Wednesday, February 20, 2008

On the Daily Manual Work, Part 4

Ideoque hac dispositione credimus utraque tempore ordinari: id est ut a Pascha usque kalendas Octobres a mane exeuntes prima usque hora paene quarta laborent quod necessarium fuerit.
And thus we believe that this arrangement should be followed regarding the times for each [i.e. manual work and reading]: from Easter until the first of October, going out after the first hour until just before the fourth, they will labor at whatever work is necessary. [RB 48: 2-3]

On aspect of the Rule which has been almost universally ruled out in today's world is the common method of telling time that was used before mechanical clocks were perfected. Benedict's day consisted of the daylight, divided into twelve hours. In summer, these hours were rather long. In southern Italy an hour would be something like 70 of our minutes each. Likewise, the hours of night in the height of summer would have been closer to 50 of our minutes. This would mean, among other things, that the time for sleep in summer would be barely seven hours, given the time alloted to Compline and Vigils, both prayed in the dark. On the other hand, even 'rising at the eighth hour of the night' [RB 8] in the winter, the monks would still manage to have a solid nine and a half to ten hours in which to sleep.

Benedict seems to expect that the brothers will be working outdoors, even if he feels obliged to give them some reason for doing this humble work (remember that a sun tan in his day was not a sign of wealth and leisure, but a sign of a 'blue-collar' laborer!). Midday in Italy is and was too hot for heavy work at midday, so the monks were to work in the cooler morning hours. The above schedule probably allows for work from about 6:00 a.m. until 9:30 a.m.

This sort of foresight is what gives Benedict such a good reputation. He is not interested in pushing his monks for all their worth. His army is not about 'boots on the ground' toughness but about the tough self-emptying that charity requires. The fantastic penances of the desert monks seem to cast Benedictines in a weaker light, and yet it is the Bendictines that have persevered while Egyptian-style monasticism has only made fleeting reappearances throughout history. In any case, St. Benedict is not interested in working for the sake of work. In this, I suggest that he has his precursor in the great Father of desert monsticism, Antony the Great. I close with two anecdotes about Antony's famous discretion.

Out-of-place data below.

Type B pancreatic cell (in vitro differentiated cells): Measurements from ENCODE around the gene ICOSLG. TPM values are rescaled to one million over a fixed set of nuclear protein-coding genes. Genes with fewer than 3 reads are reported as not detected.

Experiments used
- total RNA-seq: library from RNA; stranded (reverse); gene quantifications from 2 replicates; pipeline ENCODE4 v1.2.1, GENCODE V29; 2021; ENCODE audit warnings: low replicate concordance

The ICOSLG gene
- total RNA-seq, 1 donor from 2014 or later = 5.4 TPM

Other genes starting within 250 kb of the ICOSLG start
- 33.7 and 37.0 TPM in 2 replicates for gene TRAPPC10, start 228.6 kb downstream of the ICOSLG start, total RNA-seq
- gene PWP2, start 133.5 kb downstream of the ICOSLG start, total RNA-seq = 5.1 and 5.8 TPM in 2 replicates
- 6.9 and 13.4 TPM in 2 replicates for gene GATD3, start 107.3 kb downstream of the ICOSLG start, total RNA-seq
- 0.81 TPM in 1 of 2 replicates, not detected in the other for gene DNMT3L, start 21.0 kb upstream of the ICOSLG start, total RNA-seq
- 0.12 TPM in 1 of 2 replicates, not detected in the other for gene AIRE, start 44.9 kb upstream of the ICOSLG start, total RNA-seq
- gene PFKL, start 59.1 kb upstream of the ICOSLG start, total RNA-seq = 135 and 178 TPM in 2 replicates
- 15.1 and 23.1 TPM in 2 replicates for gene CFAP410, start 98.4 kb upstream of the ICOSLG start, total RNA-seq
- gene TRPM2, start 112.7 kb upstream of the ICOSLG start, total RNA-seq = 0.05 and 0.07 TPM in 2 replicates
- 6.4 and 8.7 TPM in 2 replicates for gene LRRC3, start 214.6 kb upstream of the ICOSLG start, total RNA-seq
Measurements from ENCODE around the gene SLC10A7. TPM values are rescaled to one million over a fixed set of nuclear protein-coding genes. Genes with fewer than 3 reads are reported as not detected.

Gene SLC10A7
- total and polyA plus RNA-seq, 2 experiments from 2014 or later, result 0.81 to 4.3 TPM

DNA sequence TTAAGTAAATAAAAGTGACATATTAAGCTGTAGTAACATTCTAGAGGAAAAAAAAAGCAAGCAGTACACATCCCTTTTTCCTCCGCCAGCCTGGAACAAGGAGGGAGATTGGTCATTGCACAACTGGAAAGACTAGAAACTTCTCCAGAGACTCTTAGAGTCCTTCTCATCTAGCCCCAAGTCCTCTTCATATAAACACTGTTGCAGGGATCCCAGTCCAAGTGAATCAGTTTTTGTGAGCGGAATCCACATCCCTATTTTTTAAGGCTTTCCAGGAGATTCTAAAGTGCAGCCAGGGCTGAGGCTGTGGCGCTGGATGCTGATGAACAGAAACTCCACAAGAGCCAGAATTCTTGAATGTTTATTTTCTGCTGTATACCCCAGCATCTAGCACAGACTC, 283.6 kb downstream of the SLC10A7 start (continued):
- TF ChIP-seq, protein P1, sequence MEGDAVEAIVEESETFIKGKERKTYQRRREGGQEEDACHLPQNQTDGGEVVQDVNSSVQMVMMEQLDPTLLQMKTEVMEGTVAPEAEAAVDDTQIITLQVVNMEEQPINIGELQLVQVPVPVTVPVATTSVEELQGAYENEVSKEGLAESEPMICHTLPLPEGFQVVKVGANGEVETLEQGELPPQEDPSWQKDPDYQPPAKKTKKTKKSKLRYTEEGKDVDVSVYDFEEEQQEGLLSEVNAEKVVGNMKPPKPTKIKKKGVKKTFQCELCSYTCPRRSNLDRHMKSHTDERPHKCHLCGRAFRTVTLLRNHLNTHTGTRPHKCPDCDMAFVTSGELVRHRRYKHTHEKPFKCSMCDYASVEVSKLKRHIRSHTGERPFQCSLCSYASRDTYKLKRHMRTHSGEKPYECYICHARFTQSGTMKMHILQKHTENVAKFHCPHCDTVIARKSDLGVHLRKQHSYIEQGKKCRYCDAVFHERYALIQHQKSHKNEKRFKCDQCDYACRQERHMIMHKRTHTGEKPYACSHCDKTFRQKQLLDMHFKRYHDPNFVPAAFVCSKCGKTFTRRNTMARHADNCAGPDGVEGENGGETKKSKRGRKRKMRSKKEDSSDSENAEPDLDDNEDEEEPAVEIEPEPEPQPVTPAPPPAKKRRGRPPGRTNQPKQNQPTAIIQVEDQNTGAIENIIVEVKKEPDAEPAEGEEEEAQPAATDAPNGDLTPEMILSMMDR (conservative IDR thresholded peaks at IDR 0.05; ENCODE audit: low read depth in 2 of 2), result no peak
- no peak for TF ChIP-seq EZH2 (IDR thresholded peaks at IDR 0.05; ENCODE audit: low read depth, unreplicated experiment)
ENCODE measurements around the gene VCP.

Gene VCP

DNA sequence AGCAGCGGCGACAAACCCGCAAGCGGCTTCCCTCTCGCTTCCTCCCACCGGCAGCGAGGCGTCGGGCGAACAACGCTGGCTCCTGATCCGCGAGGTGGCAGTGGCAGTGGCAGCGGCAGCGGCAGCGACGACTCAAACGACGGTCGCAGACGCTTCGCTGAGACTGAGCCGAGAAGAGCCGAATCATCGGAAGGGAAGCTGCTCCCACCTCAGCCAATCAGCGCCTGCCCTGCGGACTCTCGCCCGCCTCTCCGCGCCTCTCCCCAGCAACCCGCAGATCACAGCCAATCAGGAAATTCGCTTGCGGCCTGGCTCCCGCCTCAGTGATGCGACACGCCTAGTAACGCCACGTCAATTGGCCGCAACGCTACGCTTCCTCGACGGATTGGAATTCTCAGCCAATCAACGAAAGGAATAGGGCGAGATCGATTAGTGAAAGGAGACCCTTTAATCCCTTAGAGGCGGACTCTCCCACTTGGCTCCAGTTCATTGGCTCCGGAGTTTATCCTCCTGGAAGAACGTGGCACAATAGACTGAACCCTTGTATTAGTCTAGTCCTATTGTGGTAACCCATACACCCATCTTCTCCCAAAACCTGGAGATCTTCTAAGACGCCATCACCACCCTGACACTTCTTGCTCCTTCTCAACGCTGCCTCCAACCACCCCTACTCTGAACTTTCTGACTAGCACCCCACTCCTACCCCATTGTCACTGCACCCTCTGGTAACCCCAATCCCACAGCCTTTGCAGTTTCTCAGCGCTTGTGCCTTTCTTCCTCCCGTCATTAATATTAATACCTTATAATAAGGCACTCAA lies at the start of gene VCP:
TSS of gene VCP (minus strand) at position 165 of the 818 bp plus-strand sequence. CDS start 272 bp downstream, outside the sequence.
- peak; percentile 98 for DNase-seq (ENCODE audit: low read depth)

Cassian writes of a meeting of abbas in which the various old monks gave opinions on which virtue is most important in monastic life. Different monks proposed vigils, fasting, hospitality, or solitude. And finally Antony spoke, "All the things you mentioned are indeed necessary....But...we often see that those who keep fasts and vigils most rigorously [etc]...are so suddenly deceived that they are unable to bring to a satisfactory conclusion the work that they have begun, and they cap off the highest fervor and a praiseworthy life with a disreputable end....For although the works of the aforesaid virtues abounded in them, the lack of discretion by itself did not permit those works to endure to the end." [Conferences 2:2.3-4--tr. Boniface Ramsey]

from the Apophthegmata:
"A hunter in the desert saw Abba Antony enjoying himself with the brethren and he was shocked. Wanting to show him that it was necessary sometimes to meet the needs of the brethren, the old man said to him, 'Put an arrow in your bow and shoot it.' So he did. The old man then said, 'Shoot another,' and he did so. Then the old man said, 'Shoot yet again,' and the hunter replied 'If I bend my bow so much I will break it.' Then the old man said to him, 'It is the same with the work of God. If we stretch the brethren beyond measure they will soon break. Sometimes it is necessary to come down to meet their needs.' When he heard these words the hunter was pierced by compunction and, greatly edified by the old man, he went away. As for the brethren, they went home strengthened." [Antony 13--tr. Benedicta Ward]

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If I, who seem to be your right hand and am called Presbyter and seem to
preach the Word of God, If I do something against the discipline of the Church
and the Rule of the Gospel so that I become a scandal to you, The Church, then
may the whole Church, in unanimous resolve, cut me, its right hand, off, and
throw me away.

Origen of Alexandria
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